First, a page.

Existing law requires every motor vehicle subject to registration to be equipped with an adequate muffler in constant operation and properly maintained to prevent any excessive or unusual noise and prohibits a muffler or exhaust system from being equipped with a cutout, bypass, or similar device. Existing law further prohibits the modification of an exhaust system of a motor vehicle in a manner that will amplify or increase the noise emitted by the motor of the vehicle so that the vehicle exceeds existing noise limits.

This bill would include, among those conditions that are disqualifying, a violation of the above-described requirements related to mufflers and exhaust systems.

We think that this law unfairly targets enthusiasts that drive performance or even slightly modified vehicles. California has a great car culture even though some folks in Sacramento have constantly tried to destroy it.

So, what can we do to reverse the way this law is enforced? There are two things.

  1. There is a petition on Change.org about this and you can add your signature by clicking here. A peaceful protest is also in the works related to the petition.
  2. With politicians contacting their office works wonders. Calling or emailing your representative in the California Assembly, letting them know that if they do not do something to change the muffle section of AB 1824 that you will be voting against them in the next election will have a huge impact. The more Californias that do this the faster all of this will change.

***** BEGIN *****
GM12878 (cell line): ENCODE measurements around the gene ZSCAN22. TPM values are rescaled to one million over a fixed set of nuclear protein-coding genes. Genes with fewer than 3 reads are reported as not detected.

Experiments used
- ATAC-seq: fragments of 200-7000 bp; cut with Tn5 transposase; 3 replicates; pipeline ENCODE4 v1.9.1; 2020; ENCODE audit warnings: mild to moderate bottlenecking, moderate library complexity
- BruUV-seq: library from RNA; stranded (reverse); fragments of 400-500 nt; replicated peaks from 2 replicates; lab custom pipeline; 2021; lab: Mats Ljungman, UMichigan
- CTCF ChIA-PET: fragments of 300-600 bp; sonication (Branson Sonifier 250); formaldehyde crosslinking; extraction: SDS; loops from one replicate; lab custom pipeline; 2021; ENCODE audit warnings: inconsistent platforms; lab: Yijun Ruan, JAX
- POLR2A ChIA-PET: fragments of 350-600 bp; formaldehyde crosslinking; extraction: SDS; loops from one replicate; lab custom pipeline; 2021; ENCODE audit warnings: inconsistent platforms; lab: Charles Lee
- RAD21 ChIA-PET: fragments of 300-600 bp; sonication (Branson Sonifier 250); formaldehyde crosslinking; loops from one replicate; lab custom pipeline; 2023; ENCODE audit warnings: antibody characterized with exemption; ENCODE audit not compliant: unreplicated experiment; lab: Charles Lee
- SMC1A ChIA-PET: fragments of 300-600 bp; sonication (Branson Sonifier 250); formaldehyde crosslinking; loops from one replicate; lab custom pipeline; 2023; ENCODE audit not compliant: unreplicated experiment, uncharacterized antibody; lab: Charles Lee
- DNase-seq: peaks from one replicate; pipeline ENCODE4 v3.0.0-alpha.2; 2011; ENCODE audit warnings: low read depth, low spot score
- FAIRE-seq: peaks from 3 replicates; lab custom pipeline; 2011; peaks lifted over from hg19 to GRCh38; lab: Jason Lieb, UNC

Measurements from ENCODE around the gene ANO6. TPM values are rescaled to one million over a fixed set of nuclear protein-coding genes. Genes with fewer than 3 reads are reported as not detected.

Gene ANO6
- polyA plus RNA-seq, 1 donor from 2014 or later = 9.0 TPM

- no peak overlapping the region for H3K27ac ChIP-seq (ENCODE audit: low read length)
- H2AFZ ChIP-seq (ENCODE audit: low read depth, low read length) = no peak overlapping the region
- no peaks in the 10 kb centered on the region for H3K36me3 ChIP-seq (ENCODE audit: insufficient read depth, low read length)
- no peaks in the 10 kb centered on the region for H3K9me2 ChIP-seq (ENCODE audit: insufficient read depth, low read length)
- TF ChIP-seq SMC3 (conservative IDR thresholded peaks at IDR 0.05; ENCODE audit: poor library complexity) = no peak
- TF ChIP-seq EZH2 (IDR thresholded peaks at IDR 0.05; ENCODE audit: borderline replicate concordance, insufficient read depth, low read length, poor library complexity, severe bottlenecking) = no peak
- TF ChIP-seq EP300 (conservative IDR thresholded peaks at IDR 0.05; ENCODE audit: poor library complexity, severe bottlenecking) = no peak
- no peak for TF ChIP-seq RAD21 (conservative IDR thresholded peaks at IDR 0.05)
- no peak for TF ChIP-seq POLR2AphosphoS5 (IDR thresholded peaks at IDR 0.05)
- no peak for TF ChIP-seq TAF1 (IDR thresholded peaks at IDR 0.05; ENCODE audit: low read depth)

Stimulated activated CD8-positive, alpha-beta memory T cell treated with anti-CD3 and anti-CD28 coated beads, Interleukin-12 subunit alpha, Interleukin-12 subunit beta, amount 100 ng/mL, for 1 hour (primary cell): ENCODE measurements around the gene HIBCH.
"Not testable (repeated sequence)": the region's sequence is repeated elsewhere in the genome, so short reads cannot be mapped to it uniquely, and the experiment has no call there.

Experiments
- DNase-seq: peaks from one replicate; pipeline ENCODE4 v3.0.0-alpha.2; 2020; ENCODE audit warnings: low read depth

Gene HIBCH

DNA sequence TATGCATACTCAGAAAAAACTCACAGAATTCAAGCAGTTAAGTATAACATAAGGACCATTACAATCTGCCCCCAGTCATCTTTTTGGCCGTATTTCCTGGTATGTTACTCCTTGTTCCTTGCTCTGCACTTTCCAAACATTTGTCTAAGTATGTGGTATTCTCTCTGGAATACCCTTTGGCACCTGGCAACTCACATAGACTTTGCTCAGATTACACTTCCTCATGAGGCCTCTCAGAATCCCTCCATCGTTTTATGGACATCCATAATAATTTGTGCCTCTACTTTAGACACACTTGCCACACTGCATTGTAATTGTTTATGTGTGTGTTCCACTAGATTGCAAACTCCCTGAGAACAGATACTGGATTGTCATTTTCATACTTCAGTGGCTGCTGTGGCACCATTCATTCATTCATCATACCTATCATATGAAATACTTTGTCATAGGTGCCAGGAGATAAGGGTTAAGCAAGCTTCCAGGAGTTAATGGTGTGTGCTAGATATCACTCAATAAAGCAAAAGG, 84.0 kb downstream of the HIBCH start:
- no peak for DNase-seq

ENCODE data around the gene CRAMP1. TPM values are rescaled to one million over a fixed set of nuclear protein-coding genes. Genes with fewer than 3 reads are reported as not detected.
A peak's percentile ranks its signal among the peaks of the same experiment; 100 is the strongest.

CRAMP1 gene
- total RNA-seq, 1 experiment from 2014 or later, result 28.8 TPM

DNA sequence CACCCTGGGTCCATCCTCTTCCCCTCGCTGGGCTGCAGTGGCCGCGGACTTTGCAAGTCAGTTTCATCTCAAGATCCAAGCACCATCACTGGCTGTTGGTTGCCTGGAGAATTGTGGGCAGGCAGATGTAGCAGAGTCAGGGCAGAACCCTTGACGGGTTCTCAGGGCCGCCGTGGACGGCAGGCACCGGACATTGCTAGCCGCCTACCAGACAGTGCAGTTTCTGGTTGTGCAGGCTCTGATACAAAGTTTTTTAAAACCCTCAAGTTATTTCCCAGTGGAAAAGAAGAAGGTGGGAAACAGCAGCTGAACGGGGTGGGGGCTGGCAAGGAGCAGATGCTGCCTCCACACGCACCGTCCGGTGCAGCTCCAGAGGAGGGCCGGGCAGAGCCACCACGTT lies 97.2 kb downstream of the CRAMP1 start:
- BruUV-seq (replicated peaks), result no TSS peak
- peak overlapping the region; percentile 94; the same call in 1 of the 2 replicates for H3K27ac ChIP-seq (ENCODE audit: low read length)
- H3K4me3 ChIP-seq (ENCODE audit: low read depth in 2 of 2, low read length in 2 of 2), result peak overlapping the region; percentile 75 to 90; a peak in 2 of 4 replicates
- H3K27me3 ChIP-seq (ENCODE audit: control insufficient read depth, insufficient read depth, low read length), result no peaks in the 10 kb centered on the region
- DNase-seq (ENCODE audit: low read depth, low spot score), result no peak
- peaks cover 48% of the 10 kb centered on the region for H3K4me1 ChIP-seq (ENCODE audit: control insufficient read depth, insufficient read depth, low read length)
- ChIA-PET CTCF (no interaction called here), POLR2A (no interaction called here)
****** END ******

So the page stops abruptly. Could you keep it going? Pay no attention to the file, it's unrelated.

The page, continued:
So that you know who to contact, below is a list of every member of the California Assembly that voted for AB 1824.

  • Asm. Cecilia Aguiar-Curry [D]
  • Asm. Joaquin Arambula [D]
  • Asm. Marc Berman [D]
  • Asm. Richard Bloom [D]
  • Asm. Rob Bonta [D]
  • Asm. Autumn Burke [D]
  • Sen. Anna Caballero [D]
  • Asm. Ian Calderon [D]
  • Asm. Wendy Carrillo [D]
  • Asm. Sabrina Cervantes [D]
  • Asm. Edwin Chau [D]
  • Asm. David Chiu [D]
  • Asm. Kansen Chu [D]
  • Asm. Tom Daly [D]
  • Asm. Susan Eggman [D]
  • Asm. Jim Frazier [D]
  • Asm. Eduardo Garcia [D]
  • Asm. Mike Gipson [D]
  • Asm. Todd Gloria [D]
  • Asm. Lorena Gonzalez Fletcher [D]
  • Asm. Adam Gray [D]
  • Asm. Tim Grayson [D]
  • Asm. Chris Holden [D]
  • Asm. Jacqui Irwin [D]
  • Asm. Reginald Jones-Sawyer [D]
  • Asm. Ash Kalra [D]
  • Asm. Sydney Kamlager-Dove [D]
  • Asm. Marc Levine [D]
  • Asm. Monique Limon [D]
  • Asm. Evan Low [D]
  • Asm. Kevin McCarty [D]
  • Asm. Jose Medina [D]
  • Asm. Kevin Mullin [D]
  • Asm. Al Muratsuchi [D]
  • Asm. Adrin Nazarian [D]
  • Asm. Patrick O’Donnell [D]
  • Asm. Bill Quirk [D]
  • Asm. Sharon Quirk-Silva [D]
  • Asm. Anthony Rendon [D]
  • Asm. Eloise Reyes [D]
  • Asm. Freddie Rodriguez [D]
  • Asm. Blanca Rubio [D]